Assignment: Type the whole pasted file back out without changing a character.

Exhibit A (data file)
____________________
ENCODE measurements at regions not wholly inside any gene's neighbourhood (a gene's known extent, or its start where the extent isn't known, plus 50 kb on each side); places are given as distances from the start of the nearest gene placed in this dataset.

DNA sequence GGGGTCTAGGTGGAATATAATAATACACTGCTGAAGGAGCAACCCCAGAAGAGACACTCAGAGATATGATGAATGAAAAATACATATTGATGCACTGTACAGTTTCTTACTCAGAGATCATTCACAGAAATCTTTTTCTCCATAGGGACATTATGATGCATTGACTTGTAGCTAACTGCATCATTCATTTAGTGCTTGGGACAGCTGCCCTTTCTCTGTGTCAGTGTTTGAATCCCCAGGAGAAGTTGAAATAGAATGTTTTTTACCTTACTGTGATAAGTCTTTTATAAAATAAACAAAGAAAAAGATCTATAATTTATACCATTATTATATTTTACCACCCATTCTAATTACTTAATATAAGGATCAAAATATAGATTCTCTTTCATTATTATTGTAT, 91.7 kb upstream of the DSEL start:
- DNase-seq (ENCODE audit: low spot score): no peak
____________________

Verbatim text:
ENCODE measurements at regions not wholly inside any gene's neighbourhood (a gene's known extent, or its start where the extent isn't known, plus 50 kb on each side); places are given as distances from the start of the nearest gene placed in this dataset.

DNA sequence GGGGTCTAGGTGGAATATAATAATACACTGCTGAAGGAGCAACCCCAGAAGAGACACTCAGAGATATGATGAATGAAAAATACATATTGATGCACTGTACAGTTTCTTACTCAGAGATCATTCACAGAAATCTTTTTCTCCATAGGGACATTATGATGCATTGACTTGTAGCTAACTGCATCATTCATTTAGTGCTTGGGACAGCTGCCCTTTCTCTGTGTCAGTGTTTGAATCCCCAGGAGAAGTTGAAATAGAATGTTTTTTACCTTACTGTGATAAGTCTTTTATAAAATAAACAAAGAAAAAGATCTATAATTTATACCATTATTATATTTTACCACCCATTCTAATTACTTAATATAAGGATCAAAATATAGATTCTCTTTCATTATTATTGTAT, 91.7 kb upstream of the DSEL start:
- DNase-seq (ENCODE audit: low spot score): no peak